A founding father of the communist movement in Nepal died on the morning of July 22. Burman Budhamagar died in a hospital in Kathmandu, a year after undergoing an operation for his colon cancer. One of the founders of the communist movement in Nepal back in 1950s, which would later coalesce into a broader nationwide Maoist movement, Budhamagar was noted for his principled and austere lifestyle, and was hence known as perhaps the only ‘true communist’ leader in the country.
In the words of the researcher of early Maoist movement in Nepal, Benoît Cailmail, “the leading and most charismatic figure of communism in the village of Thabang in Rolpa” in the early 1990s was also the “first of the villagers to fight against the local headmen’s authority and forms of abuse.”
Thabang, the cradle of Nepali Maoism, has been grief-stricken by the demise of 90-year-old Budhamgar from Thabang rural municipality in Rolpa district. Rishikesh Budhamgar “Sabin”, a relative of the dead ex-MP, expressed his shock. “People who have stayed true to their communist roots are dying while corrupt communists continue to rule the roost,” Sabin rues.
Budhamagar gets the credit for the birth of the communist movement in Thabang, which was already a Maoist stronghold when the then CPN (Maoist) started its armed rebellion in 1996. Even today, Thabang is considered a solid Maoist base area.
Budhamagar came into national limelight when he was elected an MP on behalf of the then ‘Janamorcha’ in the 1991 general election. He had a unique way of giving national recognition to his identity—he would go to the national parliament barefoot, clad in traditional Magar attire. One time, he was even stopped by the security guard in the parliament building for trying to enter barefoot. But that did not deter Budhamagar from dressing in his ‘attire of the people.’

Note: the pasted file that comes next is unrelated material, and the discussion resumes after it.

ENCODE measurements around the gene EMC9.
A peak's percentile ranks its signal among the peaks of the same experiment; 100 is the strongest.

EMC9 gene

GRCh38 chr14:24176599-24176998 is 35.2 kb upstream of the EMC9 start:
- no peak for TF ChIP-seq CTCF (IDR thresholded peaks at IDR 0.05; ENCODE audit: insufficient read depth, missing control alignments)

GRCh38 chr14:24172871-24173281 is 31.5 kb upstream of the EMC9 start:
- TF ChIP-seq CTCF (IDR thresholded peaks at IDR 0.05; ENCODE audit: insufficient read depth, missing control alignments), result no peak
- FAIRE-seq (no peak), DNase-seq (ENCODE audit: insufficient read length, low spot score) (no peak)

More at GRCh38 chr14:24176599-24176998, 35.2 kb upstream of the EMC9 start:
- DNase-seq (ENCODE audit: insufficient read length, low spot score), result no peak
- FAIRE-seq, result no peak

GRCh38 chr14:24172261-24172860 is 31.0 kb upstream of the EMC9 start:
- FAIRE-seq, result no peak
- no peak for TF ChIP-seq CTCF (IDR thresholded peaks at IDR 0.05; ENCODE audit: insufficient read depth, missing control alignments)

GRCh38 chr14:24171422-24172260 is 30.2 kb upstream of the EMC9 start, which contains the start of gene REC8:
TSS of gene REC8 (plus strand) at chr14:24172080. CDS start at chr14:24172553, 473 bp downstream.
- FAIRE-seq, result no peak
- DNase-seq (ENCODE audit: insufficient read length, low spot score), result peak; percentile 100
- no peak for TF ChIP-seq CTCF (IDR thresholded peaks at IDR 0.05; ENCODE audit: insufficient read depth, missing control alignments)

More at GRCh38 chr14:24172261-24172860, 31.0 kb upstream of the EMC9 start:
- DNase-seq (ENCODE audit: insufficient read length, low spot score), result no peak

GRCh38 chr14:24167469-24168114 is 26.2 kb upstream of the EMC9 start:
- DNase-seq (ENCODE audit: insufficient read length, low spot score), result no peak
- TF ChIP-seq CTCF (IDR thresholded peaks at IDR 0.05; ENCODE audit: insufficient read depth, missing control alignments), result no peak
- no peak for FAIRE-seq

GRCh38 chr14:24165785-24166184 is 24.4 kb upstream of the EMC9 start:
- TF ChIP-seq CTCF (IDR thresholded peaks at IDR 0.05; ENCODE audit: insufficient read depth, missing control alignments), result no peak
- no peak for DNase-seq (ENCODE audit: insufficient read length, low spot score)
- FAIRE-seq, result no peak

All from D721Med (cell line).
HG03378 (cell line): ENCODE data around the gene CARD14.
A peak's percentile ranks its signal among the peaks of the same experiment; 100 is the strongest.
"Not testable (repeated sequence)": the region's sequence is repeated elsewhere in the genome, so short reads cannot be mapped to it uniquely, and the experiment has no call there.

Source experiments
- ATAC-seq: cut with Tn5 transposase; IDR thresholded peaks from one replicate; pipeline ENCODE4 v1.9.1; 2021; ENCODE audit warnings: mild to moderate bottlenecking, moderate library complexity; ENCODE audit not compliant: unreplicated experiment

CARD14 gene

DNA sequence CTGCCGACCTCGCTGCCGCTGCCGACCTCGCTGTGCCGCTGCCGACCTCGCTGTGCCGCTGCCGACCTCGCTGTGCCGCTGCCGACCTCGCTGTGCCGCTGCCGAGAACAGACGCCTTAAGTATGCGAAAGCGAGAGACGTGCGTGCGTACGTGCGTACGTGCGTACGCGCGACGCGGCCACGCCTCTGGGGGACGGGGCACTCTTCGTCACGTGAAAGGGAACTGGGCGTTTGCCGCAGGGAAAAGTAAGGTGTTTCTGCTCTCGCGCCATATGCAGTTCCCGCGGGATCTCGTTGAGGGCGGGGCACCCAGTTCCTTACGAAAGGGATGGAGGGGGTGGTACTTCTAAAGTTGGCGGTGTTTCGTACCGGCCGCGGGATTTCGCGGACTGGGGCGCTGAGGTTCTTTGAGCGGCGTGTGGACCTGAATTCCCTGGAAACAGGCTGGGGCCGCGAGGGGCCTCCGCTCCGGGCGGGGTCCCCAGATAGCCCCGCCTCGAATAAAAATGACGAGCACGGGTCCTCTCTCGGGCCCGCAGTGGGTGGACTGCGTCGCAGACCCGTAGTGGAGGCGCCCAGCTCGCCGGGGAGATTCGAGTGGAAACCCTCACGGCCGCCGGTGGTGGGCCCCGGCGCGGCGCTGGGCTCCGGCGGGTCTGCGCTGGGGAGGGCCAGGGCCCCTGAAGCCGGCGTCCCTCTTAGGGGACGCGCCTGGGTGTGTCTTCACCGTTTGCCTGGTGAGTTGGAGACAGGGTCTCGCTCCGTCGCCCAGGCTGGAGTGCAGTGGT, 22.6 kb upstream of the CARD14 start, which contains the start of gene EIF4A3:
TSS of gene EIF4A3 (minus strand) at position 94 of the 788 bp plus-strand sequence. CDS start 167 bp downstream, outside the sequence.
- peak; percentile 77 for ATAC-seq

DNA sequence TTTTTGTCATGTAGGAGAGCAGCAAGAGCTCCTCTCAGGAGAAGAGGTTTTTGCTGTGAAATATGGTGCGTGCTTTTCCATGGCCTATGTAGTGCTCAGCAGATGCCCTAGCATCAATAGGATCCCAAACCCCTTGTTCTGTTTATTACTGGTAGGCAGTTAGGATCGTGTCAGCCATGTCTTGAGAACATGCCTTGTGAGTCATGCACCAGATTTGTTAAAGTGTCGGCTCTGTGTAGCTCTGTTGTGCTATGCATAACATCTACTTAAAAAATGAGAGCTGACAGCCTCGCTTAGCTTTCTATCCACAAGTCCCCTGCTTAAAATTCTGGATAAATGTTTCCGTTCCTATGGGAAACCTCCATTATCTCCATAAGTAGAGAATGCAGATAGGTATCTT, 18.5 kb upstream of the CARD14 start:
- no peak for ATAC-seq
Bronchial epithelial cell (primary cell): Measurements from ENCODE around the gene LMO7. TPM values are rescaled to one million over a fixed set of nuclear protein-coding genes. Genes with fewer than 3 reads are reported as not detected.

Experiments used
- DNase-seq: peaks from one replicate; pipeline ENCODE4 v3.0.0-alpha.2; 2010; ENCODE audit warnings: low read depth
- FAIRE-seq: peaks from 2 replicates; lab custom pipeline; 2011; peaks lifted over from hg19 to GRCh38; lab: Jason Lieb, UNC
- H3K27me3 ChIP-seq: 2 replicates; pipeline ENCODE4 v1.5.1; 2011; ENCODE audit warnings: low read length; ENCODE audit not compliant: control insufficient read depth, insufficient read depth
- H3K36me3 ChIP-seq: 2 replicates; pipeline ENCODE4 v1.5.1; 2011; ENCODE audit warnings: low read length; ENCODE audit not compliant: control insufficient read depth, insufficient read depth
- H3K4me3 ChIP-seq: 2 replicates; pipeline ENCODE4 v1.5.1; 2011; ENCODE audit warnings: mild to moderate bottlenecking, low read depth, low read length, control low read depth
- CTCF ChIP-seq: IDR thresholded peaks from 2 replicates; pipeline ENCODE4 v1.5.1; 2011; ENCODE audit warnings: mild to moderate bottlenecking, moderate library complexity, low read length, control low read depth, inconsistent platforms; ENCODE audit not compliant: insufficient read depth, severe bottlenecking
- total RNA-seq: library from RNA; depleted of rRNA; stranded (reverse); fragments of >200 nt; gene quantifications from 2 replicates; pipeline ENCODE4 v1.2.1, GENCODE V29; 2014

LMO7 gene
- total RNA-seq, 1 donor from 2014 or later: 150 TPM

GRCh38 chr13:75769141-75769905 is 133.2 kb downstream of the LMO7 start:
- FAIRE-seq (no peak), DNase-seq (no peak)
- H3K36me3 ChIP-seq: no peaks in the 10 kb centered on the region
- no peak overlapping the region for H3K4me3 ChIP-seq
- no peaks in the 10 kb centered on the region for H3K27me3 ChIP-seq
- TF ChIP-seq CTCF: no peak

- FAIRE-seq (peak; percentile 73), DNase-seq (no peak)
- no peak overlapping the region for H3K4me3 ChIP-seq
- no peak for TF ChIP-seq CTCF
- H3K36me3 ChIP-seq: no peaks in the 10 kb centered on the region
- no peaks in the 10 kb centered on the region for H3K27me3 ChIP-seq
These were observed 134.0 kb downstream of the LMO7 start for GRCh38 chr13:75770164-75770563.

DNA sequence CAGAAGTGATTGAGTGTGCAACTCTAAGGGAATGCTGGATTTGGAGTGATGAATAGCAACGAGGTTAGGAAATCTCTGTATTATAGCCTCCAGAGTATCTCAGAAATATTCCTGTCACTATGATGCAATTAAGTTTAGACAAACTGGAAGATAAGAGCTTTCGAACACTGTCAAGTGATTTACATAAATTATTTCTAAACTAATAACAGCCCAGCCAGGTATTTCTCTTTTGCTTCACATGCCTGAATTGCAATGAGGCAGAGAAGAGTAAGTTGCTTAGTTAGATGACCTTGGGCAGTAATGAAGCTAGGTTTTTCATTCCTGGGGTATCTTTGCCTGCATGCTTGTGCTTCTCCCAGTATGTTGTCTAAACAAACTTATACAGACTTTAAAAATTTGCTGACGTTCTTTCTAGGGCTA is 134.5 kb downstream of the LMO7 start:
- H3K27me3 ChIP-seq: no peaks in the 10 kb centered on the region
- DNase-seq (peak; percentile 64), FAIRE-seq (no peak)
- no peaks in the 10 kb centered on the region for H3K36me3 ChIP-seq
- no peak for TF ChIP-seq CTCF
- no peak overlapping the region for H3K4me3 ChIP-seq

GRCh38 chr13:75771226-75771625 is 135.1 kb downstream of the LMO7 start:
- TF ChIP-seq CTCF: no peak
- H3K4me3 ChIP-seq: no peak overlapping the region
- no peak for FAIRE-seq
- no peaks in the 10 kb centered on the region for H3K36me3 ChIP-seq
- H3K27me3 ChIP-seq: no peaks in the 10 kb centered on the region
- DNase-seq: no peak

Budhamagar’s political career formally began when he joined a farmers’ organization in Thabang in around 1957. Also around that time, he was active in the Maoist party led by Mohan Bikram Singh. Budhamagar, who was in contact with Singh during his imprisonment for subversive activities, had tried to avoid the ban on the party by opening a front that ostensibly served farmers. Later, Budhamagar also became the Pradhan Panch several times during the Panchayat period.
In the first general election of 1959, the people of Thabang had given all their votes to the radical communists, again largely thanks to Budhamagar’s influence in the area. Likewise, during the 1980 referendum, all the votes in Thabang were cast in favor of multi-party system. However, a year later, Budhamagar boycotted the national elections held under the Panchayat regime. For this ‘crime’, the national army even conducted a major operation in Thabang.
After the end of armed conflict on 20 March, 2006, Budhamagar remained close to communist politics, while working as an advisor to the mother Maoist party. Again thanks to Budhamgar’s influence, in the 2008 CA elections, 100 percent votes in Thabang went to the Maoist candidate Prachanda.
Owing to his tall political legacy, not only communist leaders, but also journalists and researchers who visited Thabang to understand its role in Nepal’s communist movement would not return without meeting Budhamagar.